Skip to main content

Epigenetic priming improves salvage chemotherapy in diffuse large B-cell lymphoma via endogenous retrovirus-induced cGAS-STING activation

Abstract

Background

Although most patients with diffuse large B-cell lymphoma (DLBCL) achieve complete remission after first-line rituximab-containing immunochemotherapy, up to 40% of patients relapse and require salvage therapy. Among those patients, a substantial proportion remain refractory to salvage therapy due to insufficient efficacy or intolerance of toxicities. A hypomethylating agent, 5-azacytidine, showed a chemosensitizing effect when primed before chemotherapy in lymphoma cell lines and newly diagnosed DLBCL patients. However, its potential to improve outcomes of salvage chemotherapy in DLBCL has not been investigated.

Results

In this study, we demonstrated the mechanism of 5-azacytidine priming as a chemosensitizer in a platinum-based salvage regimen. This chemosensitizing effect was associated with endogenous retrovirus (ERV)-induced viral mimicry responses via the cGAS-STING axis. We found deficiency of cGAS impaired the chemosensitizing effect of 5-azacytidine. Furthermore, combining vitamin C and 5-azacytidine to synergistically activate STING could be a potential remedy for insufficient priming induced by 5-azacytidine alone.

Conclusions

Taken together, the chemosensitizing effect of 5-azacytidine could be exploited to overcome the limitations of the current platinum-containing salvage chemotherapy in DLBCL and the status of cGAS-STING has the potential to predict the efficacy of 5-azacytidine priming.

Background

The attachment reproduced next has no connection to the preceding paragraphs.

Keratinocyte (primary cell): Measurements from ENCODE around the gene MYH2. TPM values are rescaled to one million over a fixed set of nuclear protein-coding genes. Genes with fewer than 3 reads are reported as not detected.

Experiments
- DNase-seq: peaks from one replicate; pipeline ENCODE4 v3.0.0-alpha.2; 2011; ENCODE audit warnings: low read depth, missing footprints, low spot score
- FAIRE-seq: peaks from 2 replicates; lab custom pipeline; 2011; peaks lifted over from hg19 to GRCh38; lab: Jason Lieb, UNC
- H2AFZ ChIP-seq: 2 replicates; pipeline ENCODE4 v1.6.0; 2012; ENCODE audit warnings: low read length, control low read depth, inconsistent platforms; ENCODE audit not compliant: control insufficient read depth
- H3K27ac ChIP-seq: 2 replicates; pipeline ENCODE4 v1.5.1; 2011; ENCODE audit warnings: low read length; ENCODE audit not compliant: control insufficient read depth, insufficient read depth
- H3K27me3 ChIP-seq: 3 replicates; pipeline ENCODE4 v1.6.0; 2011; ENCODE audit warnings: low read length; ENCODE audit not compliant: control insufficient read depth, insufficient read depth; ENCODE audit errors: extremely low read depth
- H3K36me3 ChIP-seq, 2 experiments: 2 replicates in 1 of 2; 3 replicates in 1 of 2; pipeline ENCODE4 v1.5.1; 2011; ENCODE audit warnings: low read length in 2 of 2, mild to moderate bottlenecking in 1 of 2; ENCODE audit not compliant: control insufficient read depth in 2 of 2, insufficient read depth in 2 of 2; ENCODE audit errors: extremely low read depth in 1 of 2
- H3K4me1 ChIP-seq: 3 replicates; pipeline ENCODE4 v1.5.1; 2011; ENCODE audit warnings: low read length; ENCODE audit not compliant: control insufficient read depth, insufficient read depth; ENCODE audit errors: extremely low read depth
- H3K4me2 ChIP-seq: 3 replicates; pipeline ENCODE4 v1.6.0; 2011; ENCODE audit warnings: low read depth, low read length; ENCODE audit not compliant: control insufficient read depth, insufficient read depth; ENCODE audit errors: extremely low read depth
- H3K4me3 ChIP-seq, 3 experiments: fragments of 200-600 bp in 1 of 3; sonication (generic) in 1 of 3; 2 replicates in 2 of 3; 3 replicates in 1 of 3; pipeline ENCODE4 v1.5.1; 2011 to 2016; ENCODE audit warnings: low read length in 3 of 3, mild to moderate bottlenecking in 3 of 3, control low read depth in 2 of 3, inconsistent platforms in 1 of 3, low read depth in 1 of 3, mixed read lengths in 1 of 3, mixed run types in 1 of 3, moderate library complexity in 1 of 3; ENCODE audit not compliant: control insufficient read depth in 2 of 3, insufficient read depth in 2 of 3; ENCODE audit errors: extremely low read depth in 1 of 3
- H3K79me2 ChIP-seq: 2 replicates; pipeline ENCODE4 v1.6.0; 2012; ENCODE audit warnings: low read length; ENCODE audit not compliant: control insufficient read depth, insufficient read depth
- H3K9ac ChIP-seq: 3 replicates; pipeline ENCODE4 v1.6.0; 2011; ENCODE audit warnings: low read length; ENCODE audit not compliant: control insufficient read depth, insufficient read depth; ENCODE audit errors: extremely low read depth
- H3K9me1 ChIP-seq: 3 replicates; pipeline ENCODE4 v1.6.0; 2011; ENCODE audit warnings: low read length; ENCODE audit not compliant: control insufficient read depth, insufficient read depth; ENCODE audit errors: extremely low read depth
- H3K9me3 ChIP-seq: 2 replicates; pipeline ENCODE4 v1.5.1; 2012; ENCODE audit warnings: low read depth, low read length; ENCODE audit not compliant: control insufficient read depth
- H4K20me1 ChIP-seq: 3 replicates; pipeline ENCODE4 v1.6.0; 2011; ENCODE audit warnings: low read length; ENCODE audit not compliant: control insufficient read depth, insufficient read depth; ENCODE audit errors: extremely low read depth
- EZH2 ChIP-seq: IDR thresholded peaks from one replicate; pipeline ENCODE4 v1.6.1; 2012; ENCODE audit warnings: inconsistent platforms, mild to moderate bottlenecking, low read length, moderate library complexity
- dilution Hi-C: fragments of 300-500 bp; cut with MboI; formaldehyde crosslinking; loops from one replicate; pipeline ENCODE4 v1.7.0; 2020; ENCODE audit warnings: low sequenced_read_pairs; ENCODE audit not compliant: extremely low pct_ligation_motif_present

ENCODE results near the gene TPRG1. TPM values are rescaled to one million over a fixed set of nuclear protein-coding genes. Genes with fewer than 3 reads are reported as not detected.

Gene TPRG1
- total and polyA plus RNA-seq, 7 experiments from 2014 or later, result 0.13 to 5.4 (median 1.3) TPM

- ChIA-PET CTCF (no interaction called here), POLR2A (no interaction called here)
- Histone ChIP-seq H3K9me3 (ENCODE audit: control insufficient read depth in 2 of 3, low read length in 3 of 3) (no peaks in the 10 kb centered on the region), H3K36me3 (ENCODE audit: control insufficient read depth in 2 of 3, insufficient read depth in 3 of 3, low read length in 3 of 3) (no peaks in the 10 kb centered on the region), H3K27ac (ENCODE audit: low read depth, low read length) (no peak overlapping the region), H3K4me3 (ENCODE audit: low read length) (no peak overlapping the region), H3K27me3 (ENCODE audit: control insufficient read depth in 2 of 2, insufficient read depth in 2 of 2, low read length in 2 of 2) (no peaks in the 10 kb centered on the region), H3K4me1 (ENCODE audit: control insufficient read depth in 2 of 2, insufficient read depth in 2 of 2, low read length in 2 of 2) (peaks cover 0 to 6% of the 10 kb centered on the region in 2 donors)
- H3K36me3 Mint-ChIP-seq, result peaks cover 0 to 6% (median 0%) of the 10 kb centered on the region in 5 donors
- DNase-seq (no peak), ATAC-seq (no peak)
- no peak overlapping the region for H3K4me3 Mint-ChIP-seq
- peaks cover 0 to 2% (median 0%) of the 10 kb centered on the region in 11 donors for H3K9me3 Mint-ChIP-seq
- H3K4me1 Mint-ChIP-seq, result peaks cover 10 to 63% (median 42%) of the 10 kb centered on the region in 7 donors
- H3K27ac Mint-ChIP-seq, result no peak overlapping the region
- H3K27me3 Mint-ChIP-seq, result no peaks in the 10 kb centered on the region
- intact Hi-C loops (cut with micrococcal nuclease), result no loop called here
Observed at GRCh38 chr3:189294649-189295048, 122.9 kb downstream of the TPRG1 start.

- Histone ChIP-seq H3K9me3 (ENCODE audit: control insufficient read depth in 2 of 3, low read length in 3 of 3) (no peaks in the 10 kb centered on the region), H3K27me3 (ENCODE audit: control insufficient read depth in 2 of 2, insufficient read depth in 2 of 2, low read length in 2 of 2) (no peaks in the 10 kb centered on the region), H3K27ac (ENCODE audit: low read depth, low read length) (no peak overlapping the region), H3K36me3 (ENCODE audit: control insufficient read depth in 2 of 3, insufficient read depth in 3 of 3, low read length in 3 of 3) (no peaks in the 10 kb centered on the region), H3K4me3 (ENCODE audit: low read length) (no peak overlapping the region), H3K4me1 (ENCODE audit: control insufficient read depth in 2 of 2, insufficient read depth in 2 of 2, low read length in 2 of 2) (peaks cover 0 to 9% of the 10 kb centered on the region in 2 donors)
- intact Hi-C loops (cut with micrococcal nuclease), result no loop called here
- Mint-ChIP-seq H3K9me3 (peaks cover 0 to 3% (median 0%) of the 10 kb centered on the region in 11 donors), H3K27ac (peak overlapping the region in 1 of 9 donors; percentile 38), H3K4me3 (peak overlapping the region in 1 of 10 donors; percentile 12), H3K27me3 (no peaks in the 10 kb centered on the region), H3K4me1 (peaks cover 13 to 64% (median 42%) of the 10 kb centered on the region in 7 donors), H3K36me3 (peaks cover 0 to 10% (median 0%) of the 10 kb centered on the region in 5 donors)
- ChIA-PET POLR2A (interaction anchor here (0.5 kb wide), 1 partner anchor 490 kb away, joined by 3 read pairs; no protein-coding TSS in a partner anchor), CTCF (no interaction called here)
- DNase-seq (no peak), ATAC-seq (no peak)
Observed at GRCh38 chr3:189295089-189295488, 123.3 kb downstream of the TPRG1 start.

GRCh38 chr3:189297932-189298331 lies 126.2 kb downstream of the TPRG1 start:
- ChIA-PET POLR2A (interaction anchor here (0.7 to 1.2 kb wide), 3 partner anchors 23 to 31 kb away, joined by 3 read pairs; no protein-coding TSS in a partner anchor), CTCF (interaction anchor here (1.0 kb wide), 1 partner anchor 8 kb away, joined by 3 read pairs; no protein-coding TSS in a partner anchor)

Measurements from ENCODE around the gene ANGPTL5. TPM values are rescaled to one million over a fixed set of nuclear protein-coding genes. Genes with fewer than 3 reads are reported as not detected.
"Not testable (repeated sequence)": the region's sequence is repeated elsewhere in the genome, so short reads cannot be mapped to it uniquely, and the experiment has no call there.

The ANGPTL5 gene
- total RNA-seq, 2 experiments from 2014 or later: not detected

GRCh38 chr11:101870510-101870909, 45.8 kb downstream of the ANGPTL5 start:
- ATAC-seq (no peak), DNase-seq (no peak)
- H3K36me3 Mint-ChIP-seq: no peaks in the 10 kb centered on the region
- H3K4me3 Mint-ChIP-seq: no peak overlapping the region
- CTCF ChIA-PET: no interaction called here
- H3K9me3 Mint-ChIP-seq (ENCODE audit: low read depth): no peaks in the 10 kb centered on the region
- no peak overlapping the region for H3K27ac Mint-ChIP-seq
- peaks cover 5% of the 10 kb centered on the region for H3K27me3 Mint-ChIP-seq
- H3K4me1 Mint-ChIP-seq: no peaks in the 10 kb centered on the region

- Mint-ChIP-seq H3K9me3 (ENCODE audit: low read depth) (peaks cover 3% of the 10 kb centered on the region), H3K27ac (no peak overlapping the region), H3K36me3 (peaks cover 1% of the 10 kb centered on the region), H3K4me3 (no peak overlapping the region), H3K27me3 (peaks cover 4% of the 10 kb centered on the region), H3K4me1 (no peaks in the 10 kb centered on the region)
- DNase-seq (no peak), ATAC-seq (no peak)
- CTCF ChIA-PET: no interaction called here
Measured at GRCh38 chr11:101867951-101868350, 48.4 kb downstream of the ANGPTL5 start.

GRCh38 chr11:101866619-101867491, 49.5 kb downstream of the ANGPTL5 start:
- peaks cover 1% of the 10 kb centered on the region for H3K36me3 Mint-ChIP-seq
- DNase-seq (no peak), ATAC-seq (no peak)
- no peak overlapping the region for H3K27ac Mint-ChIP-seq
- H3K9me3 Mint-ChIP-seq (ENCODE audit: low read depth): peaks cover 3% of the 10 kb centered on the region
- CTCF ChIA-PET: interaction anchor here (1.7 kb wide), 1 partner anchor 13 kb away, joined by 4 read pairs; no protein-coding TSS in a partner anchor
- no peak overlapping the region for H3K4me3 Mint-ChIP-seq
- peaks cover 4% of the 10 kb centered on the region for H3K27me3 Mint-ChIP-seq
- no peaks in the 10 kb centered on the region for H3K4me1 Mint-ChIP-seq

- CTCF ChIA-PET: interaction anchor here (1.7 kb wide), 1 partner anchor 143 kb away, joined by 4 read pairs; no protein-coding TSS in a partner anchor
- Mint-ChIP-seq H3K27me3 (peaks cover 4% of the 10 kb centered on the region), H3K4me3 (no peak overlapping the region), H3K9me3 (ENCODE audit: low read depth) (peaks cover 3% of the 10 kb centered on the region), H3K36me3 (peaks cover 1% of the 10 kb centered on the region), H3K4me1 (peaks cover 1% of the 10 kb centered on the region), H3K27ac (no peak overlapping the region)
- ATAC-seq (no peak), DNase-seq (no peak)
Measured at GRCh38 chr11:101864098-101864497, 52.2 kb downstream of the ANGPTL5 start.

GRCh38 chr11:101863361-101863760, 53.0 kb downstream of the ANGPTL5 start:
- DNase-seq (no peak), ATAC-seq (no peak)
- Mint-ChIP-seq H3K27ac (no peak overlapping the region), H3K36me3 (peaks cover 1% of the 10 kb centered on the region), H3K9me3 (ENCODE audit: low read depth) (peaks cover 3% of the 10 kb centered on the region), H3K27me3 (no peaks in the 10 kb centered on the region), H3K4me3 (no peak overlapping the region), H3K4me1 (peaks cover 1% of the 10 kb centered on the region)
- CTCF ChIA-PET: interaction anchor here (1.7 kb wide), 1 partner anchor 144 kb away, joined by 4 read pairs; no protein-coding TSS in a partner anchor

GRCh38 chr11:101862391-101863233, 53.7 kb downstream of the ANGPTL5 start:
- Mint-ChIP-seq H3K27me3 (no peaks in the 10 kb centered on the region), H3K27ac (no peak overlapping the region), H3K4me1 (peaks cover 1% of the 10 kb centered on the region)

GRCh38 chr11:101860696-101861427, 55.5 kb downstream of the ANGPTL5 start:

Diffuse large B-cell lymphoma (DLBCL) is the most common histologic subtype of non-Hodgkin lymphoma (NHL) [1]. Approximately 60–70% of patients with DLBCL achieve complete remission with first-line regimens, such as rituximab, cyclophosphamide, doxorubicin, vincristine, and prednisone (R-CHOP) [2]. However, up to 40% of patients have disease relapse or are refractory to their initial therapy [3]. For those patients, salvage chemotherapy is required, but the majority of patients succumb to their disease or require high-dose chemotherapy with autologous stem cell transplantation (ASCT) because of the limited efficacy of salvage treatment [4]. Newer treatment strategies including targeting B-cell surface antigen CD79 and chimeric antigen T-cell (CAR-T) therapy improved outcomes of those relapsed or refractory DLBCL patients [5, 6]. Polatuzumab vedotin, a monoclonal antibody-drug conjugate targeting CD79, received Food and Drug Agency approval in combination with bendamustine and rituximab (pola-BR), based on an open label clinical trial which showed superior response rate of pola-BR compared to BR [7]. However, the benefit of pola-BR was demonstrated only in transplant-ineligible patients. In addition, extra-ordinary costs make the wider use of CAR-T difficult. Thus, salvage chemotherapy followed by autologous hematopoietic cell support is still the mainstay of the second chance for cure in relapsed or refractory DLBCL patients. However, salvage chemotherapy and high-dose chemotherapy inevitably cause substantial toxicities, especially in elderly or frail patients who cannot tolerate these regimens [8]. Therefore, potentiating the effect of chemotherapy without significant toxicities is required.